Well, biomass undoubtedly going to stay a hot topic for while now, between the SEC rejecting Laidlaw’s initial application and the petition hearing on whether CPD should go through the same review process. It’s an interesting environment. I wonder if the fierce fighting could keep either project from coming to fruition. Seems possible.
I wanted to mention the massive turnout I saw last night at the city’s contractors meeting. Andre Caron, city housing coordinator, told me earlier in the day he was expecting between 20 and 25 contractors to attend a meeting about the Neighborhood Stabilization Program.
The city hall auditorium was packed when the meeting started at 6:30 p.m.; I counted around 150 people. More people came in late, so I don’t know how many were there in total, but Mr. Caron was running out of handouts.
The NSP is a stimulus program for Berlin: the $2.5 million, which has to be distributed by September 9, will be a massive influx into the local economy. Whether local contractors win the jobs (federal rules stipulate the city has to give the project to the low bidder) or out of town contractors do the work, they will spend money locally. It can bridge the gap until the federal prison opens, and hopefully until some other economic engine opens in the area (biomass, tourism, whatever). It will give people jobs, which is exactly what the area needs.
I do wonder about increasing the amount of low and moderate income housing for the city. Those types of properties seem well represented already. I know there has been talk of the “broken window effect” in many of the neighborhoods slated for renovation and rehabilitation. That’s the idea that when there are a few broken windows in a neighborhood it’s a clear indication that the rule of law is generally ignored there, and people tend to let everywhere nearby go. Malcolm Gladwell argues that’s what happened in NYC during the 1980s in The Tipping Point. I tend to agree more with the authors of Freakonomics, who don’t put much weight behind the theory, but I’m happy to see things get cleaned up. Will rehabbing the properties improve the neighborhoods if transients keep moving in for the cheap rent? Maybe. Increasing the number of units might lower the rents, increasing inflow of low income people. With good building management, however, it may not be unreasonable to new residents with open arms, regardless of their income level.
The condition of urban low income properties vary widely from city to city—some are ghettos and some are nice places to live. Berlin, though it is the woods of northern New Hampshire, has to treat its multi-units as if they were in Boston or New York. On the wall in the police station is a flyer on how to recognize gang colors and gang tattoos. It isn’t a joke, and it isn’t something simply rehabilitating buildings will solve.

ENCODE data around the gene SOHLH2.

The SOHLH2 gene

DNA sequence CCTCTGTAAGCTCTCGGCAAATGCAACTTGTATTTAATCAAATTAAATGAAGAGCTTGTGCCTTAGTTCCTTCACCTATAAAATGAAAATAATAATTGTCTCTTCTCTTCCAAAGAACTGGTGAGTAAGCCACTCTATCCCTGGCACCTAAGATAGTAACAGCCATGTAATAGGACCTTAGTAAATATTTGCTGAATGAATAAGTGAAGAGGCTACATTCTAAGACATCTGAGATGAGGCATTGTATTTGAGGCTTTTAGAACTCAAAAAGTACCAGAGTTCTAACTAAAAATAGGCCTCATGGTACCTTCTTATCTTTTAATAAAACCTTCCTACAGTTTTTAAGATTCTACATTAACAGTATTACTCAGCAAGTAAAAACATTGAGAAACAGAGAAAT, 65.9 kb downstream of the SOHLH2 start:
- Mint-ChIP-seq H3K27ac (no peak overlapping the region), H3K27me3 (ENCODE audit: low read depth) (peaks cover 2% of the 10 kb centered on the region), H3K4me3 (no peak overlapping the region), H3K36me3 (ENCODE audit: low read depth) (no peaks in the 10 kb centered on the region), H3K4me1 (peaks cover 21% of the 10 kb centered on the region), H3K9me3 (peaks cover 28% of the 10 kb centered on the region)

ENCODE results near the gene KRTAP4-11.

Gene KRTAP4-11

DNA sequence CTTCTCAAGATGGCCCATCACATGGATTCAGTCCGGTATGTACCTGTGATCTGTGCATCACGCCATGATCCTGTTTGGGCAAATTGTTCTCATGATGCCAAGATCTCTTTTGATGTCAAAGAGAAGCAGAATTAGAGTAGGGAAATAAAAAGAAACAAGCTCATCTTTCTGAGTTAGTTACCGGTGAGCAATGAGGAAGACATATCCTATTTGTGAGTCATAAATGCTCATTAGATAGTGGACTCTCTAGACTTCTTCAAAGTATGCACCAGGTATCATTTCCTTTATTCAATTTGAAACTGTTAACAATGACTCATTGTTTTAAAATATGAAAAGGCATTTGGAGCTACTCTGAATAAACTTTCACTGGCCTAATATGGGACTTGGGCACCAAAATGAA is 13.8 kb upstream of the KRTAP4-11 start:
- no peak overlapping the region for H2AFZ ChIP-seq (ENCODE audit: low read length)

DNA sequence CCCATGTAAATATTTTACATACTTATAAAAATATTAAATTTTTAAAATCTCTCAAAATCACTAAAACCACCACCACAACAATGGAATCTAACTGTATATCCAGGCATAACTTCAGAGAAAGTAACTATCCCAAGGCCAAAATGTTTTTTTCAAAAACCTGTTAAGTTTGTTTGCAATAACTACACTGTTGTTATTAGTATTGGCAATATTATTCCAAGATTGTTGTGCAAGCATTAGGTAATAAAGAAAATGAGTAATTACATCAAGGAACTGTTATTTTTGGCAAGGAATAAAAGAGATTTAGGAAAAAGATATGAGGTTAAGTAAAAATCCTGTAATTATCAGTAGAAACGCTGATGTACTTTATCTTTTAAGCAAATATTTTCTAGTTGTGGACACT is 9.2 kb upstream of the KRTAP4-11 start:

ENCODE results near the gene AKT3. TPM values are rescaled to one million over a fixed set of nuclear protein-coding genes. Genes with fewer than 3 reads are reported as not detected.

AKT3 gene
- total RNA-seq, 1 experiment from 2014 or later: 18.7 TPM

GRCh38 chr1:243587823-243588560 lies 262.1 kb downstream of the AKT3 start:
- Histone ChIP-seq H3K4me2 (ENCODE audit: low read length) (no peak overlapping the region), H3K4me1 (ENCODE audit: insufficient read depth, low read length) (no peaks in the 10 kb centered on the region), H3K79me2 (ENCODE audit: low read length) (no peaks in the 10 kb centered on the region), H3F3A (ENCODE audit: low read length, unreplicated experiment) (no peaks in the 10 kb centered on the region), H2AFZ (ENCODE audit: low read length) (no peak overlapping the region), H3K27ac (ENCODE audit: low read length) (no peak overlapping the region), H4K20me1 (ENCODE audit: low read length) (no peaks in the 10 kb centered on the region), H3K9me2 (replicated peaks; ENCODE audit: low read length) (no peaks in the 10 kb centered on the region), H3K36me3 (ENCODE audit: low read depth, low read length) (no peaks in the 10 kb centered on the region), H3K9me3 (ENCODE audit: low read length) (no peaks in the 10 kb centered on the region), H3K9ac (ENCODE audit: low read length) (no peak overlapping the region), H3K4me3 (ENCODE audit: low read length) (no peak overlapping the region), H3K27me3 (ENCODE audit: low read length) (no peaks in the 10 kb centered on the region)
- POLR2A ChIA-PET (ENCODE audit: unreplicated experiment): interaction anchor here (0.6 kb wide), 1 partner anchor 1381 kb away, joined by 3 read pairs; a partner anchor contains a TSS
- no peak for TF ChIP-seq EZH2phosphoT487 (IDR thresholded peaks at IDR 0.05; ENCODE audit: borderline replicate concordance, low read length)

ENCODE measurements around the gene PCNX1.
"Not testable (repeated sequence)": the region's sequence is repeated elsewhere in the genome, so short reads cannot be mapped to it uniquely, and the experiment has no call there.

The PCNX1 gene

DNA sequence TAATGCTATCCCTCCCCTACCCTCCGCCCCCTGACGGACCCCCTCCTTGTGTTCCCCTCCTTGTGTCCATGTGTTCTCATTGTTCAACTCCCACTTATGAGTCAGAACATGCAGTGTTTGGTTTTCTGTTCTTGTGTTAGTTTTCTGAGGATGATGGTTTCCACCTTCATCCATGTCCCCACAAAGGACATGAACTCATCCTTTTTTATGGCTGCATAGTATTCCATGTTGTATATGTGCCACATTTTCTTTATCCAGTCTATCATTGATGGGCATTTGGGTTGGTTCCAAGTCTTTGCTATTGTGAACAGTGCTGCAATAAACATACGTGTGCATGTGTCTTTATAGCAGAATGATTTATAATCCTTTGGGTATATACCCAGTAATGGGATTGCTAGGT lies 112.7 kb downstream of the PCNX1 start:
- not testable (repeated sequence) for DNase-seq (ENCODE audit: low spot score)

Berlin does a poor job cleaning the on-street parking after a snowstorm, but does the job with very limited resources. The police commission was defending their budget to Councilor Mark Evans last week because they said they have to ensure the city stays safe. They too have very limited resources. Same with the fire department, and same with the schools. I spoke with a school official months ago who said the influx of low income students has been a real burden, but it isn’t something they can control. Anyone can move to Berlin that wants to, and the city is required to provide an adequate education. That can be a tough spot to be in, particularly around budget time.
What will the renovations and the demolitions do about these problems? It’s unclear, but it’s the best the city can hope for. It will improve property values, although that may just mean you pay more in property taxes. But if it can remove the air of blight from some of these neighborhoods, it might build more of a city people want to move to. It is hard, after spending any length of time in Berlin, not to recognize the positive side the city has to offer, but it takes only a drive through town to notice the negatives. This work will address many of those negatives, remove them and hopefully forever move past them. This is one more step in the right direction. Granted, I covered the shooting two months ago, and just last week someone was beat with a baseball bat, but these are not the cities defining characteristics. They stick out in Berlin, perhaps because of the broken windows. If the city were pretty it would be a little bit easier to ignore the ugliness. Deaths, thefts and assaults in Conway don’t keep people away, but in Berlin they fit the mold. If nothing else, maybe $2.5 million dollars can change the mold, so someone can see a positive Berlin on the first visit, instead of discovering it on the third.